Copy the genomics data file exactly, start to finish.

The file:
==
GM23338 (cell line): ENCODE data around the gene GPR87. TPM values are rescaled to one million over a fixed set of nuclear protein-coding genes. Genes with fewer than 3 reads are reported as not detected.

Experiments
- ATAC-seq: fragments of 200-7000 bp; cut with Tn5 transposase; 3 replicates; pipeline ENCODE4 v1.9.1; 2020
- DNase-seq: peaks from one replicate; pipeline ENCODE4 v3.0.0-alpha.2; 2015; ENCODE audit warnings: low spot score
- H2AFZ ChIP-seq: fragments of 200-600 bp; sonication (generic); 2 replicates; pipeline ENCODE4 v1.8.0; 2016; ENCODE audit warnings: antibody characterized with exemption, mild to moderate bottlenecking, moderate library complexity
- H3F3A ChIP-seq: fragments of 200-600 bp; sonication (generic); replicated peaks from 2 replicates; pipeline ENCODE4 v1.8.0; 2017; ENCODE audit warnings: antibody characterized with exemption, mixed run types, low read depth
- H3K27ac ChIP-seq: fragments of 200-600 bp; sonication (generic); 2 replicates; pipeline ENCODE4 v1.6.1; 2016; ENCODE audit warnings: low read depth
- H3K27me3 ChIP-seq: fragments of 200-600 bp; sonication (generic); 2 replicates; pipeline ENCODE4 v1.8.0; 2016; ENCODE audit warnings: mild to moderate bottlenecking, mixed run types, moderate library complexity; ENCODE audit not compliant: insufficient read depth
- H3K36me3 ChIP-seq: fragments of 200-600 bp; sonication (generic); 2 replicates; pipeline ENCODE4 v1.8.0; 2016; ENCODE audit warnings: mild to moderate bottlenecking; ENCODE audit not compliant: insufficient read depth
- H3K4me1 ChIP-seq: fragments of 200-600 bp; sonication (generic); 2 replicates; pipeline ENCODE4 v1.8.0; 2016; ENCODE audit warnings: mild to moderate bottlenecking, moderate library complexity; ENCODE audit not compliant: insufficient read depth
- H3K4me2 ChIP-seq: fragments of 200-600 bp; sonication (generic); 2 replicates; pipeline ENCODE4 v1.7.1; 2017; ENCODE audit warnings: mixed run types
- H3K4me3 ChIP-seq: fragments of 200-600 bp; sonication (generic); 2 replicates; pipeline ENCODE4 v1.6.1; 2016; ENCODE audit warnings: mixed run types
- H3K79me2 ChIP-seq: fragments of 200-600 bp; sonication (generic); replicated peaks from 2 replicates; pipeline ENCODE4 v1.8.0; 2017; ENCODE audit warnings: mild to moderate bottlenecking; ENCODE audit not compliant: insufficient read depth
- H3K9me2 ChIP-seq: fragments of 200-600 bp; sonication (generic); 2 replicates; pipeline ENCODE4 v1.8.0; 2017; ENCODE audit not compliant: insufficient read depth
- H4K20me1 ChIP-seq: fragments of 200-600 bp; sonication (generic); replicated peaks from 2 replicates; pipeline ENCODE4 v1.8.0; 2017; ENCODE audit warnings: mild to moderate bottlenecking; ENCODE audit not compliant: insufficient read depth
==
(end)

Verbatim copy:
GM23338 (cell line): ENCODE data around the gene GPR87. TPM values are rescaled to one million over a fixed set of nuclear protein-coding genes. Genes with fewer than 3 reads are reported as not detected.

Experiments
- ATAC-seq: fragments of 200-7000 bp; cut with Tn5 transposase; 3 replicates; pipeline ENCODE4 v1.9.1; 2020
- DNase-seq: peaks from one replicate; pipeline ENCODE4 v3.0.0-alpha.2; 2015; ENCODE audit warnings: low spot score
- H2AFZ ChIP-seq: fragments of 200-600 bp; sonication (generic); 2 replicates; pipeline ENCODE4 v1.8.0; 2016; ENCODE audit warnings: antibody characterized with exemption, mild to moderate bottlenecking, moderate library complexity
- H3F3A ChIP-seq: fragments of 200-600 bp; sonication (generic); replicated peaks from 2 replicates; pipeline ENCODE4 v1.8.0; 2017; ENCODE audit warnings: antibody characterized with exemption, mixed run types, low read depth
- H3K27ac ChIP-seq: fragments of 200-600 bp; sonication (generic); 2 replicates; pipeline ENCODE4 v1.6.1; 2016; ENCODE audit warnings: low read depth
- H3K27me3 ChIP-seq: fragments of 200-600 bp; sonication (generic); 2 replicates; pipeline ENCODE4 v1.8.0; 2016; ENCODE audit warnings: mild to moderate bottlenecking, mixed run types, moderate library complexity; ENCODE audit not compliant: insufficient read depth
- H3K36me3 ChIP-seq: fragments of 200-600 bp; sonication (generic); 2 replicates; pipeline ENCODE4 v1.8.0; 2016; ENCODE audit warnings: mild to moderate bottlenecking; ENCODE audit not compliant: insufficient read depth
- H3K4me1 ChIP-seq: fragments of 200-600 bp; sonication (generic); 2 replicates; pipeline ENCODE4 v1.8.0; 2016; ENCODE audit warnings: mild to moderate bottlenecking, moderate library complexity; ENCODE audit not compliant: insufficient read depth
- H3K4me2 ChIP-seq: fragments of 200-600 bp; sonication (generic); 2 replicates; pipeline ENCODE4 v1.7.1; 2017; ENCODE audit warnings: mixed run types
- H3K4me3 ChIP-seq: fragments of 200-600 bp; sonication (generic); 2 replicates; pipeline ENCODE4 v1.6.1; 2016; ENCODE audit warnings: mixed run types
- H3K79me2 ChIP-seq: fragments of 200-600 bp; sonication (generic); replicated peaks from 2 replicates; pipeline ENCODE4 v1.8.0; 2017; ENCODE audit warnings: mild to moderate bottlenecking; ENCODE audit not compliant: insufficient read depth
- H3K9me2 ChIP-seq: fragments of 200-600 bp; sonication (generic); 2 replicates; pipeline ENCODE4 v1.8.0; 2017; ENCODE audit not compliant: insufficient read depth
- H4K20me1 ChIP-seq: fragments of 200-600 bp; sonication (generic); replicated peaks from 2 replicates; pipeline ENCODE4 v1.8.0; 2017; ENCODE audit warnings: mild to moderate bottlenecking; ENCODE audit not compliant: insufficient read depth